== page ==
Birds raising young
We try to provide everything birds need to raise their young including:
We have many chickadee and wren nestboxes, a downy woodpecker box, and one nuthatch nestbox. After cleaning them with a weak bleach solution, we leave them out over the winter so they can be used for winter roosting. We're not sure how many of them actually have been used this way, but we leave them out anyway.
This little wren is getting ready to leave the nest. They've often selected this nestbox right next to the driveway. They don't seem to mind people coming and going, although they scold us if we stop and watch too long.
We choose nest boxes based on bird-friendliness, not aesthetics. A good nestbox, like this one, will have no perch. It also has ventilation—holes at the sides and at the bottom for moisture to drain. The side opens up easily for cleaning, and it's the proper size hole for the target species.
We try to place and orient the nestboxes in the best place for the particular species the box was designed for. I checked the Cornell Lab of Ornithology website to find out the proper height and orientation for the nestbox. It's a good idea to put some sort of predator guard on the post, although it's not always possible depending on the location. This can make a big difference in whether they're used and whether our tenants successfully raise their young.
Another suggestion we followed was to add wood shavings to the nestbox for some of those species, like chickadees, that are accustomed to hollowing out their own nest cavity.
Removing the shavings is a part of this process. And they don't just drop them out the hole. They fly them far enough away so that predators don't know where the nest is. I feel bad to create so much extra, and to our human mind, unnecessary work, but this behavior is normal for chickadees.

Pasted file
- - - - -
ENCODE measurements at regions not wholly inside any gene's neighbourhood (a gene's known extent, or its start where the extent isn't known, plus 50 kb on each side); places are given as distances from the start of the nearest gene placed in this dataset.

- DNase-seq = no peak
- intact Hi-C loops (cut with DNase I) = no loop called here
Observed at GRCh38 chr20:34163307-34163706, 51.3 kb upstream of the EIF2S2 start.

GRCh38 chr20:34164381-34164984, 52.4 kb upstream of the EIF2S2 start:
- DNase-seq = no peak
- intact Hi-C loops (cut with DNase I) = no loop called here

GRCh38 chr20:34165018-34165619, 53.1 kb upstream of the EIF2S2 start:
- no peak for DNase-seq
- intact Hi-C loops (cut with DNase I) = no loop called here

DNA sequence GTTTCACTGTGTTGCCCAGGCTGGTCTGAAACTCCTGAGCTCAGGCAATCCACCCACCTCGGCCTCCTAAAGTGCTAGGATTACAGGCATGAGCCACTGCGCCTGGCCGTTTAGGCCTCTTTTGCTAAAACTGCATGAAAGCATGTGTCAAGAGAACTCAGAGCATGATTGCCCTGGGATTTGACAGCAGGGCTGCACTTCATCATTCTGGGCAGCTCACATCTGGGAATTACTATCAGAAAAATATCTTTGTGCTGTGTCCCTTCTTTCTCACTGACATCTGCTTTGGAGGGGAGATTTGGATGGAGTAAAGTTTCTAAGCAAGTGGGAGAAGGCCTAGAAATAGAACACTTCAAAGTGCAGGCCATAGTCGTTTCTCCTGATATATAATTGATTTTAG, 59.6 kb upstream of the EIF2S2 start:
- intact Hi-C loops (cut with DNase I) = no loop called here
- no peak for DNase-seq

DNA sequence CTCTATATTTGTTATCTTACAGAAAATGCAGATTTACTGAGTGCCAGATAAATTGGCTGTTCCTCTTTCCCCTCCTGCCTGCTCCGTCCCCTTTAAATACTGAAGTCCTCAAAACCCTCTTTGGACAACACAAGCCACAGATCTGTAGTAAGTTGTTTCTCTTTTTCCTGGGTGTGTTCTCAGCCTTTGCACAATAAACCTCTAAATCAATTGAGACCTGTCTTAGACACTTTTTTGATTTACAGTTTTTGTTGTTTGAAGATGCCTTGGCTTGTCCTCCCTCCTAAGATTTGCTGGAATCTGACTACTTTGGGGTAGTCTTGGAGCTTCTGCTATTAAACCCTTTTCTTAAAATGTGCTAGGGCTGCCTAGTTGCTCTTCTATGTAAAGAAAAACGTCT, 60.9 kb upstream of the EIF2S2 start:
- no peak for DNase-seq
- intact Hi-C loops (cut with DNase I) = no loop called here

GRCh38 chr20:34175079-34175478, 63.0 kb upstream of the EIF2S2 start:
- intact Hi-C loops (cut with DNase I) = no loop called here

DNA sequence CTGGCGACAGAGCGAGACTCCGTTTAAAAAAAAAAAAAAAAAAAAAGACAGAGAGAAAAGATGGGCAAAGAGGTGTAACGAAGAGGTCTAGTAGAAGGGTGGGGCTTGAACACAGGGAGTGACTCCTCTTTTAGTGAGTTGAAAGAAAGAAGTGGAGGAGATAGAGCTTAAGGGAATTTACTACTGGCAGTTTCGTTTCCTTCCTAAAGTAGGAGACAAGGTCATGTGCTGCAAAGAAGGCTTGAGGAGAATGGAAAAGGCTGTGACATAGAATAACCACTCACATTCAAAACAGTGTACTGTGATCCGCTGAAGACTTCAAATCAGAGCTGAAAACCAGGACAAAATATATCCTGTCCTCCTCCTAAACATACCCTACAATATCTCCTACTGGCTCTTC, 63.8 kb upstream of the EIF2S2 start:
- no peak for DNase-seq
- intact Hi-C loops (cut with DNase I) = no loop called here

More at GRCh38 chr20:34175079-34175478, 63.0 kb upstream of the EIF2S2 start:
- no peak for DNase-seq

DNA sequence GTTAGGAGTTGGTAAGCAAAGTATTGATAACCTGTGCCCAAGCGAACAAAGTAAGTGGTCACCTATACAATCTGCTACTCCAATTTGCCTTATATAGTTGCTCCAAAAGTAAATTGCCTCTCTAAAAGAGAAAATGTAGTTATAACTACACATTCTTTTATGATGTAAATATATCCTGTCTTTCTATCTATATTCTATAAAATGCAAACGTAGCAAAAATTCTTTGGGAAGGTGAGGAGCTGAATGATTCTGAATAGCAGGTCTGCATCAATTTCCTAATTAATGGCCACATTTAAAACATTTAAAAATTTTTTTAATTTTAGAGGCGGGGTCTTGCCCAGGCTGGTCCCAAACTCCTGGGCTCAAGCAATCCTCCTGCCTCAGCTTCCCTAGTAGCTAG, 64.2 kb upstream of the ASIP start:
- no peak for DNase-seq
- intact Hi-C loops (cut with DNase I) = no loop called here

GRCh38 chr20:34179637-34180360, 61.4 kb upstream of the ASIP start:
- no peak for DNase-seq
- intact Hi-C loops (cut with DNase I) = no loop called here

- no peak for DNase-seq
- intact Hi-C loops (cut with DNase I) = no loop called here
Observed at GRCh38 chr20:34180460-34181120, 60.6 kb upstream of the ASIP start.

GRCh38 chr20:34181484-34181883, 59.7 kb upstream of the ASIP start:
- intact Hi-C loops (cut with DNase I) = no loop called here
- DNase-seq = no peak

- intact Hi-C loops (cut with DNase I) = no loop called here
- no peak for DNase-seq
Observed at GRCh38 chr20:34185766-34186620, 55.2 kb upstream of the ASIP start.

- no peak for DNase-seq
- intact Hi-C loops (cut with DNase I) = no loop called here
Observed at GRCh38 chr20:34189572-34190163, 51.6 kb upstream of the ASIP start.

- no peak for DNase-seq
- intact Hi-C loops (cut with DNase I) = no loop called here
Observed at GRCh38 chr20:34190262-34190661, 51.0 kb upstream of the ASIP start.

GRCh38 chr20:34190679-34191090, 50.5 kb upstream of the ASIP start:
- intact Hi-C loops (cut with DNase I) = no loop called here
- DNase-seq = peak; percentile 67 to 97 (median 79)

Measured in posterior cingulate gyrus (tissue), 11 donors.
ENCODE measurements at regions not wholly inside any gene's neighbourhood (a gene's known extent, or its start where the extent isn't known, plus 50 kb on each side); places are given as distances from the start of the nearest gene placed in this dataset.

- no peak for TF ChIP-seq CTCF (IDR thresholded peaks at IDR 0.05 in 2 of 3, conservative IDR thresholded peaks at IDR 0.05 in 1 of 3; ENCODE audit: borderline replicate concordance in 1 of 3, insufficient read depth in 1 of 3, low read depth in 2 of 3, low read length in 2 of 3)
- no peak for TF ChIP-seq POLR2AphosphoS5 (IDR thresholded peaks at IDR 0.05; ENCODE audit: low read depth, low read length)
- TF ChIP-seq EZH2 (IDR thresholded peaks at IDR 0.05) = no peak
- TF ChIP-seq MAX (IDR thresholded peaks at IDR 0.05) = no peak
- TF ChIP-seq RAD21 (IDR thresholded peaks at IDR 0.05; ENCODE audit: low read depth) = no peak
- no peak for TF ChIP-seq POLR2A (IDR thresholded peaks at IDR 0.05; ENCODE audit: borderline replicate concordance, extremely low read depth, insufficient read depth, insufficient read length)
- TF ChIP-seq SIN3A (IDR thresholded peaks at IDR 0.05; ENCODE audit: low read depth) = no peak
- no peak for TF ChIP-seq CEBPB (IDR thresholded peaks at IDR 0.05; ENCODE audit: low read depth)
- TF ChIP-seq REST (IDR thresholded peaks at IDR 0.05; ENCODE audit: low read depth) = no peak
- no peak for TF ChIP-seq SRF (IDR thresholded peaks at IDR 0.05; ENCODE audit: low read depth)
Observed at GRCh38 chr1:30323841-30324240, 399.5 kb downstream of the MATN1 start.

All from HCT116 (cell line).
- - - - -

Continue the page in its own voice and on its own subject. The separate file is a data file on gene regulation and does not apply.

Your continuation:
Not every nest is completed. For some reason, this one was abandoned. Perhaps they found a better nest site, perhaps another bird scared them away, or perhaps the bird met an untimely end.
This photo shows that they don't remove all the shavings we added, and also shows some of the moss they used.
It also shows how easy it is to clean this particular model of nestbox since the side opens right up. This design also makes it easy to monitor the nest if needed (though I've so far been too squeamish to do so).
This is the only ornamental nestbox we have. It has ventilation and is very easy to clean—the top lifts right up once the top holder is unscrewed. We have a lot of chickadee / wren size boxes in an attempt to have enough left for chickadees once the wren has made all his demonstration nests.
That's the way it is …
Here's a a chickadee nest I removed from the nestbox at the end of the season, long after the chickadees had abandoned it.
One frustration I've had is that house wrens take over so many of my chickadees' nest boxes. The male wren returns before the female and builds rudimentary nests. When the female returns, he shows her his assortment of nests and she then selects one. The remaining nests go unused.
Unfortunately, this means that the chickadees' hard work has gone to waste. I've learned to accept this as the natural course of events, but it's always a little sad. (Reminder: Both birds are native to this area, and it's illegal and unethical to interfere with this natural process!)